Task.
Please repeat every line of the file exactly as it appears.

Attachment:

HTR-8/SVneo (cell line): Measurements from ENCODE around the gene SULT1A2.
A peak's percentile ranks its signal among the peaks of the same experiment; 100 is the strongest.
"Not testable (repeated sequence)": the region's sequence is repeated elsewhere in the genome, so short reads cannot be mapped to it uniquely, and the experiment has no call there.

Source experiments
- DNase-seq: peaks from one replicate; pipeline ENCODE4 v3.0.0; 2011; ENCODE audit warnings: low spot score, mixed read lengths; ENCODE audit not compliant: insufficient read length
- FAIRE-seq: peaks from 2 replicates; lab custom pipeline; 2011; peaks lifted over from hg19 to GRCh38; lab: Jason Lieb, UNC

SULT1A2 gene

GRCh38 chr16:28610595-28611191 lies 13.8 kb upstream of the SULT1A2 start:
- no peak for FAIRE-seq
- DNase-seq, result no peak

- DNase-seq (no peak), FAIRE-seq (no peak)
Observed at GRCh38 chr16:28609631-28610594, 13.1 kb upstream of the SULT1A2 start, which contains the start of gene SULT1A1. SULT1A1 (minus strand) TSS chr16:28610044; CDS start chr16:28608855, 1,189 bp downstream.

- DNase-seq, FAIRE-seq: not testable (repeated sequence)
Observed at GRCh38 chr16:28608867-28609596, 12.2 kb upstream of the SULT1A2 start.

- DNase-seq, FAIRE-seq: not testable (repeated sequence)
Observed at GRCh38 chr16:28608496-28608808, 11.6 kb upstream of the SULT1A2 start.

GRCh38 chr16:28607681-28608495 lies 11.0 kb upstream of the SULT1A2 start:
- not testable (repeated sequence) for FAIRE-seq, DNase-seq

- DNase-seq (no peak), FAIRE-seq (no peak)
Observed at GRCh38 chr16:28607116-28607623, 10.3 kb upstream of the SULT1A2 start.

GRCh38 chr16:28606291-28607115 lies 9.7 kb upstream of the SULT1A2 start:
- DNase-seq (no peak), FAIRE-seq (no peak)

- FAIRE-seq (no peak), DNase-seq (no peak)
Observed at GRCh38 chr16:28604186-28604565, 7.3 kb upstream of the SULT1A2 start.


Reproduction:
HTR-8/SVneo (cell line): Measurements from ENCODE around the gene SULT1A2.
A peak's percentile ranks its signal among the peaks of the same experiment; 100 is the strongest.
"Not testable (repeated sequence)": the region's sequence is repeated elsewhere in the genome, so short reads cannot be mapped to it uniquely, and the experiment has no call there.

Source experiments
- DNase-seq: peaks from one replicate; pipeline ENCODE4 v3.0.0; 2011; ENCODE audit warnings: low spot score, mixed read lengths; ENCODE audit not compliant: insufficient read length
- FAIRE-seq: peaks from 2 replicates; lab custom pipeline; 2011; peaks lifted over from hg19 to GRCh38; lab: Jason Lieb, UNC

SULT1A2 gene

GRCh38 chr16:28610595-28611191 lies 13.8 kb upstream of the SULT1A2 start:
- no peak for FAIRE-seq
- DNase-seq, result no peak

- DNase-seq (no peak), FAIRE-seq (no peak)
Observed at GRCh38 chr16:28609631-28610594, 13.1 kb upstream of the SULT1A2 start, which contains the start of gene SULT1A1. SULT1A1 (minus strand) TSS chr16:28610044; CDS start chr16:28608855, 1,189 bp downstream.

- DNase-seq, FAIRE-seq: not testable (repeated sequence)
Observed at GRCh38 chr16:28608867-28609596, 12.2 kb upstream of the SULT1A2 start.

- DNase-seq, FAIRE-seq: not testable (repeated sequence)
Observed at GRCh38 chr16:28608496-28608808, 11.6 kb upstream of the SULT1A2 start.

GRCh38 chr16:28607681-28608495 lies 11.0 kb upstream of the SULT1A2 start:
- not testable (repeated sequence) for FAIRE-seq, DNase-seq

- DNase-seq (no peak), FAIRE-seq (no peak)
Observed at GRCh38 chr16:28607116-28607623, 10.3 kb upstream of the SULT1A2 start.

GRCh38 chr16:28606291-28607115 lies 9.7 kb upstream of the SULT1A2 start:
- DNase-seq (no peak), FAIRE-seq (no peak)

- FAIRE-seq (no peak), DNase-seq (no peak)
Observed at GRCh38 chr16:28604186-28604565, 7.3 kb upstream of the SULT1A2 start.